On the other hand, Dionysus is impulsive, excessive, overflowing, and the affirmation of life. Eroticism and orgy are the culmination of this eagerness to live. It represents the affirmation and acceptance of life in spite of all its pains.
However, Western philosophy, led by Plato and Aristotle, repressed the Dionysian approaches in order to offer an Apollonian worldview. Writing against this, Nietzsche denies the Apollonian ideals and claims the triumph of the Dionysian.
How could one be taught to despise the primordial instincts of life and invent a soul, a spirit, to outrage the body! How could one be taught to conceive the premise of life, sexuality, as something impure! How can one seek in the deepest vital necessity, in strict egoism, the principle of evil and, conversely, exalt the typical symptom of decadence, of contradiction of instincts – altruism and love of neighbor (otherism) – as the superior value!”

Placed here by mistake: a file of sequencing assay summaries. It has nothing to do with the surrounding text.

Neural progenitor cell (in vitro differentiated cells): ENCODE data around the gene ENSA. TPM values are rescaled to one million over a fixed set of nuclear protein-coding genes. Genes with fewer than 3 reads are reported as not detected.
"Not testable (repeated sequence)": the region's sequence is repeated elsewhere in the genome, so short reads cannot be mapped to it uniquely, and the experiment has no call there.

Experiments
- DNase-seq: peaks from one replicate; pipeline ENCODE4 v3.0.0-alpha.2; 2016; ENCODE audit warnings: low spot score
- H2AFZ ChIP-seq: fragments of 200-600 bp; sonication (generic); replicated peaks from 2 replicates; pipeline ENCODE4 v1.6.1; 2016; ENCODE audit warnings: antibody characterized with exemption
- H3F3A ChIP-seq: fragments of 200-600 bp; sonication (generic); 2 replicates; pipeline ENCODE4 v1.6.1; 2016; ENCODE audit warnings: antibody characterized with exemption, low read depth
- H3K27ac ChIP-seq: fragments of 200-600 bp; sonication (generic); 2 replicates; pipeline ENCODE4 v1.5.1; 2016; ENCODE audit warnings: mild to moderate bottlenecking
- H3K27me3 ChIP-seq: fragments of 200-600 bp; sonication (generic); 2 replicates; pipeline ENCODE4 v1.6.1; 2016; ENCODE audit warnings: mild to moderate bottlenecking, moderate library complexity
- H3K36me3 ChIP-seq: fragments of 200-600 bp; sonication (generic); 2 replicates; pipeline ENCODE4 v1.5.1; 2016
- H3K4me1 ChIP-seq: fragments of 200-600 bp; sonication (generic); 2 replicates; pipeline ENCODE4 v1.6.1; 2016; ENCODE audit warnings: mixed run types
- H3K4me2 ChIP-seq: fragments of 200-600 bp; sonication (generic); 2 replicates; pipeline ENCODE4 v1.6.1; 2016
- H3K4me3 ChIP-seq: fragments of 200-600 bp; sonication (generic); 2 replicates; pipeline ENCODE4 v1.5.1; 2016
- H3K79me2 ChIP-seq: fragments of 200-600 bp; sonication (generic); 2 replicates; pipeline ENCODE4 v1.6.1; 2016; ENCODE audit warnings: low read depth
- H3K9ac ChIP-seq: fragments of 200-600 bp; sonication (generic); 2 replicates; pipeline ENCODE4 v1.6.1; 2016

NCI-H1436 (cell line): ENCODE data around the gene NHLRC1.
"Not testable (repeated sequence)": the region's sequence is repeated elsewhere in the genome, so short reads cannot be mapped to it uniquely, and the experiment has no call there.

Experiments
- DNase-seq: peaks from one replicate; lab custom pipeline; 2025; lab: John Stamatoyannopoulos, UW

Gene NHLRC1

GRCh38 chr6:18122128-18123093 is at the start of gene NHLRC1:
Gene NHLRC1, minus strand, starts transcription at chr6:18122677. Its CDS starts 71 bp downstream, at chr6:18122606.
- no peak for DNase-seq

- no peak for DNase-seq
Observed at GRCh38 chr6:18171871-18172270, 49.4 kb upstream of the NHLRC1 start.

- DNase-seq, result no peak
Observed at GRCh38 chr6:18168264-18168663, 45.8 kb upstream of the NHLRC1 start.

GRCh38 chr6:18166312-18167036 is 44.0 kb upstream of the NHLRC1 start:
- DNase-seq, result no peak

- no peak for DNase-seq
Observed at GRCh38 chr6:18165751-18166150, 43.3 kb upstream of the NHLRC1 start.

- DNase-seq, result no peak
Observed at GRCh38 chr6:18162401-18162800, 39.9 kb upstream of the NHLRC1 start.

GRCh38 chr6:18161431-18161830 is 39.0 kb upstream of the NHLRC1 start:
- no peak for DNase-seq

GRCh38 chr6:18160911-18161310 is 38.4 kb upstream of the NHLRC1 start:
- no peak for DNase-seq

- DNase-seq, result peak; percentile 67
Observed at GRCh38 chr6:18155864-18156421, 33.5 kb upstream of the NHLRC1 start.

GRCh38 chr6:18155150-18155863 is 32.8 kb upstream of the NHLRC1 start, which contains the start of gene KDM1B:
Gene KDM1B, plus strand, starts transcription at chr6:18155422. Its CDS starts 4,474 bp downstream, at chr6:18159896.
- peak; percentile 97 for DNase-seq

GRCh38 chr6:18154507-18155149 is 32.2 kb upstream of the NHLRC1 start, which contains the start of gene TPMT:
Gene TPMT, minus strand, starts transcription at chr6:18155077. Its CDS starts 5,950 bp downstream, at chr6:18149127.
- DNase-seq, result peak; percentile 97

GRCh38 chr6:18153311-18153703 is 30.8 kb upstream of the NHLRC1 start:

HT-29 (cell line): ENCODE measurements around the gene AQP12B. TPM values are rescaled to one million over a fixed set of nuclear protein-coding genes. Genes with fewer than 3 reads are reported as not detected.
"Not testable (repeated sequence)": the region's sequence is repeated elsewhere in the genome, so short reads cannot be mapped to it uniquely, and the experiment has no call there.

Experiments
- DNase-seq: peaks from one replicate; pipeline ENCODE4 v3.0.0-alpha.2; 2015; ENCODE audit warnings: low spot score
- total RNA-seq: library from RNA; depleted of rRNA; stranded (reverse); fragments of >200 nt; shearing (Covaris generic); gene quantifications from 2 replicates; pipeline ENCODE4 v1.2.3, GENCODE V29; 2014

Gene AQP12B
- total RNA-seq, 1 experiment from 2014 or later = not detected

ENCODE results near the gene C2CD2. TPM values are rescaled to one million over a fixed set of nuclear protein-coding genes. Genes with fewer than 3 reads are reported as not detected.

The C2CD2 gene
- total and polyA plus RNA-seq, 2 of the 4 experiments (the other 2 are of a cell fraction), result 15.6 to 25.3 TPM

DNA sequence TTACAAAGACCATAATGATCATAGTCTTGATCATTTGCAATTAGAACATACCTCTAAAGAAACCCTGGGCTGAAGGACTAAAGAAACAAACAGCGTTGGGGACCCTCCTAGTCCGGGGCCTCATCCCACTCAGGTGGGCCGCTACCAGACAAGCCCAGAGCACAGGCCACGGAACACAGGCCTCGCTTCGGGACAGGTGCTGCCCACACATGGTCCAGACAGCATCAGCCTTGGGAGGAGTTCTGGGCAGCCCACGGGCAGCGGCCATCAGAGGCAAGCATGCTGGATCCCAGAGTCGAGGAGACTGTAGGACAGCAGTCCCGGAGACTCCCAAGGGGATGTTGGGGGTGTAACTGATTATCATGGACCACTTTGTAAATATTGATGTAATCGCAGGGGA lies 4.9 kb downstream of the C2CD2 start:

According to Nietzsche, the present man, with his decadent and weak morality, is to be overcome and become a superman: a being with a new and powerful morality.
The superman will determine his own values and live according to the reality of his nature, thus possessing virtues such as strength, determination, passion, and cruelty. In this sense, he will not be accountable for his actions to anyone or anything, because he will be a leader who will decide the what, how, and when of everything that happens in his life.
Nietzsche proposed a new beginning
Friedrich Nietzsche was a philosopher who was against morality, religion, and Western philosophy, because he believed that these were enslaving humans through values that go against their nature.
For the German thinker, it was necessary to destroy what had been established thus far and build new values. Only in this way could man evolve and be free.It might interest you...